- The palace letters reveal the self-serving nature of ‘The Dismissal’
- The coronavirus is not a wake-up call, it is much more than that
- America’s CAREN act will punish racially-motivated emergency calls
- Cutting taxes for the wealthy is the worst possible response to this crisis
- Hotel guests in Sydney CBD alerted to positive COVID test
This week kicks off on something of a sombre note.
While the death of anyone is significant to those affected by it, there have been two deaths in the last 48 hours of particular import.
Ariel Sharon, former Israeli PM, died at the age of 85 after his body could no longer sustain itself following eight years of being in a vegetative state. “Arik” to his friends, “the Bulldozer” to his critics, Sharon will be remembered as a hawkish political warrior for the State of Israel, champion of colonialism and an uncompromising ideologue.
Love him or loathe him, we say “Zal” to this once-powerful force in Middle Eastern politics.
The other death is much closer to home.
Eleven days after yet another random breakout of street violence, 18-year-old king-hit-victim Daniel Christie has passed away. In what was no doubt a crushing decision for his family, Daniel was taken off life support over the weekend. Tragic, heartbreaking and unneccessary, perhaps the only good that can come from such a senseless death is that it will force the hand of authorities to consider real measures that go beyond the mere punitive to prevent the damage and death (there have been 91 deaths from king hits since 2000, with over a quarter of these in NSW) that comes from drug or alcohol-fuelled street violence (take a read of our pieces by Nicholas Cowdery QC and Alex Gillis for TBS coverage around these issues.)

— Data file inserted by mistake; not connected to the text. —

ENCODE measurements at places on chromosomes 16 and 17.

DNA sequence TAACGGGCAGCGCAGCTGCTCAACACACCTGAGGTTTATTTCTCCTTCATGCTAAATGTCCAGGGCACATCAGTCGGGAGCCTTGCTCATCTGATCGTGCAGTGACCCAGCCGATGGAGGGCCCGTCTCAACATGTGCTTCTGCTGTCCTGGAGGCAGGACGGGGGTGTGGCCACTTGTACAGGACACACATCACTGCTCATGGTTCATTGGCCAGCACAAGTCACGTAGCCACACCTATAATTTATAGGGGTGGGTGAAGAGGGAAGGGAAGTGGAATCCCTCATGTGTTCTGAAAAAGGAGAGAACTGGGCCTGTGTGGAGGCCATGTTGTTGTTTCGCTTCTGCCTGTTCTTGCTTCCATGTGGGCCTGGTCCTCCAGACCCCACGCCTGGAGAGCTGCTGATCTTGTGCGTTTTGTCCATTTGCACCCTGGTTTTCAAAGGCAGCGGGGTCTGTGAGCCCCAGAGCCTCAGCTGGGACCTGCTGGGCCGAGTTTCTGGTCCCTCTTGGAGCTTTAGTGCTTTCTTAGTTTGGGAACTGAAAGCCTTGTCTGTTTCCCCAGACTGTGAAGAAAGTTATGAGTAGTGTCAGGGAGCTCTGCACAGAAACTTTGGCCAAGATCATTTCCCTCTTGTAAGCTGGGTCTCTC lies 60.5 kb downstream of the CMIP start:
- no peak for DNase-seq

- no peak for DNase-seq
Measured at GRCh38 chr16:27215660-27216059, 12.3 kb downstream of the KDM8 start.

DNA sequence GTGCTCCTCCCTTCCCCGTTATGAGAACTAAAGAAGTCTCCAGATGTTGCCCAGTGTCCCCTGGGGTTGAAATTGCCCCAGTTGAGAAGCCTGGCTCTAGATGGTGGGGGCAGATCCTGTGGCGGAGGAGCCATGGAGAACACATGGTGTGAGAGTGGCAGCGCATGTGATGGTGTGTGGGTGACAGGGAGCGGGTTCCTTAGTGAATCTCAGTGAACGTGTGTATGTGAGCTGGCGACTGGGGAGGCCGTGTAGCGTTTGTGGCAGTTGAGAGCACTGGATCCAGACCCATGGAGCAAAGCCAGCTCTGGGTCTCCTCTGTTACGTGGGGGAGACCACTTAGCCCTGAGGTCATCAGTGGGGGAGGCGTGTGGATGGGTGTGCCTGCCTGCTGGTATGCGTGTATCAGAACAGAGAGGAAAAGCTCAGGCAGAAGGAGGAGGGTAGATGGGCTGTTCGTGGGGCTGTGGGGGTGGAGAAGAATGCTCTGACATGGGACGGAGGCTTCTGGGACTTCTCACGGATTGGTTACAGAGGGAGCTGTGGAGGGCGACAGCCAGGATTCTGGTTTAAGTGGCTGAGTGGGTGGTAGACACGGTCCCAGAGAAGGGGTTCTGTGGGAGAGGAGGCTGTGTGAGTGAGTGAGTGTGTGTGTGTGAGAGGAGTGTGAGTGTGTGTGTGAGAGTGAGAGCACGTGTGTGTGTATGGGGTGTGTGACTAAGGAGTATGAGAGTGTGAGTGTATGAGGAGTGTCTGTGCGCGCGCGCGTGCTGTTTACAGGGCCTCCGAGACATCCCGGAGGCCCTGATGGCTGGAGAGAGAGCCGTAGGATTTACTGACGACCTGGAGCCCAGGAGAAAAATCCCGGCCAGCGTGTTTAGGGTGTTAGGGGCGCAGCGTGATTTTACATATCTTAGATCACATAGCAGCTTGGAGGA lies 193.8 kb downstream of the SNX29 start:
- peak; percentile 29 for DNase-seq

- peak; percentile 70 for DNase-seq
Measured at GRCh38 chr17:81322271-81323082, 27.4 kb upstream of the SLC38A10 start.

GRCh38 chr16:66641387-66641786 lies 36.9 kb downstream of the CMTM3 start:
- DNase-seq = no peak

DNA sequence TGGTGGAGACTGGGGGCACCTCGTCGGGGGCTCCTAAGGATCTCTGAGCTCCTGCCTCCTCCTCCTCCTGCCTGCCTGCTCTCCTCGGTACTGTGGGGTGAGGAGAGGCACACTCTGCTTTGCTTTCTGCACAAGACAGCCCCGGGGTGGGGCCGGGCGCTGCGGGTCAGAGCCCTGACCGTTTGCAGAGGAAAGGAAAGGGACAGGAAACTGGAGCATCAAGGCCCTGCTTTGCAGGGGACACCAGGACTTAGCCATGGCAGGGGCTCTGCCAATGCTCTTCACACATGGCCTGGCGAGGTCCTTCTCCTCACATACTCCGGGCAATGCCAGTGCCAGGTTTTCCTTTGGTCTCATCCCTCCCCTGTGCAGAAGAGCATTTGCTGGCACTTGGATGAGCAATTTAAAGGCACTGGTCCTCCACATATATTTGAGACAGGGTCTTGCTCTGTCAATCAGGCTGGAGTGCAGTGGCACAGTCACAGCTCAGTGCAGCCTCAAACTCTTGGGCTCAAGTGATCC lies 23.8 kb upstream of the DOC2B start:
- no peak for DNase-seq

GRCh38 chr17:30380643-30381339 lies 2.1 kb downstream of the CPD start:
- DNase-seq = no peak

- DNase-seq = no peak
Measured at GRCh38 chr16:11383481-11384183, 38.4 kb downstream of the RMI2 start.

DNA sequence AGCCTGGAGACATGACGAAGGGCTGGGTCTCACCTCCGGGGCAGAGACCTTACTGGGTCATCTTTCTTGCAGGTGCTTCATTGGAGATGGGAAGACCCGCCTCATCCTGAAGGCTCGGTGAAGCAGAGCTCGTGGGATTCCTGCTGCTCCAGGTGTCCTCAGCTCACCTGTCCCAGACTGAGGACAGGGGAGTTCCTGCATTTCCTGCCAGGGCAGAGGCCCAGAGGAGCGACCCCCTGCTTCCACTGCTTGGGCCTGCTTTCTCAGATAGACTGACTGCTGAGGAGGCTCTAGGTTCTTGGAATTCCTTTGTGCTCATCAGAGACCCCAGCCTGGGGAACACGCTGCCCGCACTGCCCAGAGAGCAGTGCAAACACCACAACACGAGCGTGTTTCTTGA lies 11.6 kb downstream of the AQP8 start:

Our condolences go to Daniel’s family who have lost their smiling boy.
Ok – heavy start, but it had to be done, so now onto something a little lighter, although looking ahead to this week on TBS, death is actually somewhat prevalent thematically!
Today we’re lucky to kick off the week with stellar actor, singer and cabaret artist Paul Capsis.
In Childhood Memories: Reminiscences of Yia Yia, Paul offers us a peek into the wonderful memories he has of his Greek grandmother – his Yia Yia – and in particular her kitchen and the culinary treats that came from it. It’s a heart-felt, lilting melodious reminisce by Paul of his now-deceased but still much-loved Yia Yia that you’ll love to read and want to share.
During the week we welcome some more great new writers to TBS, covering big issues and small, from ethical consumerism to Nigella Lawson (no, there is no connection there, or is there…?) Watch out especially for Jen Gurry’s piece detailing her journey to becoming pro-life (an interesting juxtaposition to Cory Bernardi’s approach to the matter) and make sure you hit us up at the end of the week as Paris Portingale takes to the pulpit with some Sunday thoughts…